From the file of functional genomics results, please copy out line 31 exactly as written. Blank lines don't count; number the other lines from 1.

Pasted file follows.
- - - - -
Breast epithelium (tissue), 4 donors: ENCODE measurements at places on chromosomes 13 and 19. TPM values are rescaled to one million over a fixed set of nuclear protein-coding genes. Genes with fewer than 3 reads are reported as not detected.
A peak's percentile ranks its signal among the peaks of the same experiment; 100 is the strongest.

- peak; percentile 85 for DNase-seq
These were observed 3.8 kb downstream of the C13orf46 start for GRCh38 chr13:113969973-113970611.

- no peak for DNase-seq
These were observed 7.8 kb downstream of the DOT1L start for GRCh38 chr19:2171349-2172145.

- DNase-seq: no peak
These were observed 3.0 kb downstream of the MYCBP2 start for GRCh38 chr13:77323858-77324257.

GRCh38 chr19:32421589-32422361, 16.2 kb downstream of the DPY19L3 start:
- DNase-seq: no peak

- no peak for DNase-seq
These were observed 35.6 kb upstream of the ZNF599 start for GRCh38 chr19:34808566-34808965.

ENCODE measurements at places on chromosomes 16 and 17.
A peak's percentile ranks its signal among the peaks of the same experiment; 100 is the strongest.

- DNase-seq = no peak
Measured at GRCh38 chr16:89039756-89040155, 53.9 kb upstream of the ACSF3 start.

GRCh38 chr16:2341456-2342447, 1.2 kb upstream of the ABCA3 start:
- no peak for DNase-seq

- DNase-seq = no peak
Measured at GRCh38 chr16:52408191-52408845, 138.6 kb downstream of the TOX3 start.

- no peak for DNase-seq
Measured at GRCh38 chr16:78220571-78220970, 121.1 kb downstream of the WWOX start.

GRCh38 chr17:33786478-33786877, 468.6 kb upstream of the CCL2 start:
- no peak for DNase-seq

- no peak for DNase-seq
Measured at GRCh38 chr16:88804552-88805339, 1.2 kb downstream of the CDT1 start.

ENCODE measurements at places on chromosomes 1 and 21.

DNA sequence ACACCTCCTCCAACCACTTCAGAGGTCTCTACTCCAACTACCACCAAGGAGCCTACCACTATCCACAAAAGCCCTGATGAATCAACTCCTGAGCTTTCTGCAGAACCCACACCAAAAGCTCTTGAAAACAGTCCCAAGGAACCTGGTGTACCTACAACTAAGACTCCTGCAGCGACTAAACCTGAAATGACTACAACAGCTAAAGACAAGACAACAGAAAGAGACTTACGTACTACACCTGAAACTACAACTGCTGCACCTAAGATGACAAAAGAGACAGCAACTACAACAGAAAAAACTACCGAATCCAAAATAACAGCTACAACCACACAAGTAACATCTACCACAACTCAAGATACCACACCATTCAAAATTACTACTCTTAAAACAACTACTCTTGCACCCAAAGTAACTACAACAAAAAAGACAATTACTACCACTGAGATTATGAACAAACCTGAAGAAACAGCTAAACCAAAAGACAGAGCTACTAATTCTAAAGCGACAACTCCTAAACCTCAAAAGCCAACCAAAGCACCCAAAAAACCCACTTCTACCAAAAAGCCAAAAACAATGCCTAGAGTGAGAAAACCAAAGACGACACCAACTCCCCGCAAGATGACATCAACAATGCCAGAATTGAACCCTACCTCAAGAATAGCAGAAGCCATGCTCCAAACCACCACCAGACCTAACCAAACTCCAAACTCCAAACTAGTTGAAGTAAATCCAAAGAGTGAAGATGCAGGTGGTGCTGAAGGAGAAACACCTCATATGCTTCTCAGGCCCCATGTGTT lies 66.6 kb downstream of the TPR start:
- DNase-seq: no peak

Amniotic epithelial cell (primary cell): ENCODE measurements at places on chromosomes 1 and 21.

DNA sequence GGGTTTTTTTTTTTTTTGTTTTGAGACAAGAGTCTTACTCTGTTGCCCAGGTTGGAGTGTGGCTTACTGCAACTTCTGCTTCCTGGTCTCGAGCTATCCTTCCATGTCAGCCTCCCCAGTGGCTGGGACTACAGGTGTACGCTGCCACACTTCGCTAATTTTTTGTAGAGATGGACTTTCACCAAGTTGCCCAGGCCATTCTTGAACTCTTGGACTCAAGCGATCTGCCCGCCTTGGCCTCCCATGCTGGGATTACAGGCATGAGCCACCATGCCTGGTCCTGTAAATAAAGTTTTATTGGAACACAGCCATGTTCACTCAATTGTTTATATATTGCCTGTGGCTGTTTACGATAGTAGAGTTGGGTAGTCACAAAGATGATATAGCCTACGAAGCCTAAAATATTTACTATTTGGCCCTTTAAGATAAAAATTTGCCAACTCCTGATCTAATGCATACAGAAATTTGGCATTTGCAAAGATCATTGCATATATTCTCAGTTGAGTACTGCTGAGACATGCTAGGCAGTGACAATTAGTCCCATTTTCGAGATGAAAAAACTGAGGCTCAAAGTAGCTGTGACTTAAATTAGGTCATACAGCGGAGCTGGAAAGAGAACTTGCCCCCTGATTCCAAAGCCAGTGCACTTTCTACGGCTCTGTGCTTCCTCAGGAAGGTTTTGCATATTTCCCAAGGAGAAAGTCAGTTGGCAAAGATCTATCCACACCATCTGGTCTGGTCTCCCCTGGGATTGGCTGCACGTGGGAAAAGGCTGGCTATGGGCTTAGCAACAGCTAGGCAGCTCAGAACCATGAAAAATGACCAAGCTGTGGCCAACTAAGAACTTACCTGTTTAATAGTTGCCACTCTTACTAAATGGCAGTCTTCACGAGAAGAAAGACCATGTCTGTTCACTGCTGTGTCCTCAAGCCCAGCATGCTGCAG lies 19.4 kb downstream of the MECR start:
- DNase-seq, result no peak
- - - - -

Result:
DNA sequence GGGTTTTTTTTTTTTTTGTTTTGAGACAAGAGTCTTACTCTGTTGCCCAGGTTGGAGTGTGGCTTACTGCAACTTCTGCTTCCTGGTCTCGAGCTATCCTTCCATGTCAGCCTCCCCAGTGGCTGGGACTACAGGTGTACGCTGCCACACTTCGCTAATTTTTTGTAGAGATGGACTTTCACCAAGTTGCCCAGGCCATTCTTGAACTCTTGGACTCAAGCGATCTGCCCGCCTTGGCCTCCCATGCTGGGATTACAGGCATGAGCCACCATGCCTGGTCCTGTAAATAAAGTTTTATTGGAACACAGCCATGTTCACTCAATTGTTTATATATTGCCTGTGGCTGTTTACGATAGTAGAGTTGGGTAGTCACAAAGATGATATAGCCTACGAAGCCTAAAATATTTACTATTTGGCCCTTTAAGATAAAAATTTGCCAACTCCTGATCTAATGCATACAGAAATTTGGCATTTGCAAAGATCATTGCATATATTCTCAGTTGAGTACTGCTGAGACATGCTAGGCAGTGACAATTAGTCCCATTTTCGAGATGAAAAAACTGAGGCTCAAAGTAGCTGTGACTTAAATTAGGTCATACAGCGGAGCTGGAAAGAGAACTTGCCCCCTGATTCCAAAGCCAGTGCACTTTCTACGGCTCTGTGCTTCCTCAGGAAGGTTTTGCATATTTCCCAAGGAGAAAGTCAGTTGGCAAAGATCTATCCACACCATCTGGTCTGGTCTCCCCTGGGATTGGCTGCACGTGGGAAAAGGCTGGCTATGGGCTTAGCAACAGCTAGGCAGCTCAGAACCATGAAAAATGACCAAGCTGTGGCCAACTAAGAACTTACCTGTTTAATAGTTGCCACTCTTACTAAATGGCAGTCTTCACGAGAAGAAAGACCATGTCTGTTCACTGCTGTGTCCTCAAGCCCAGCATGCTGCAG lies 19.4 kb downstream of the MECR start: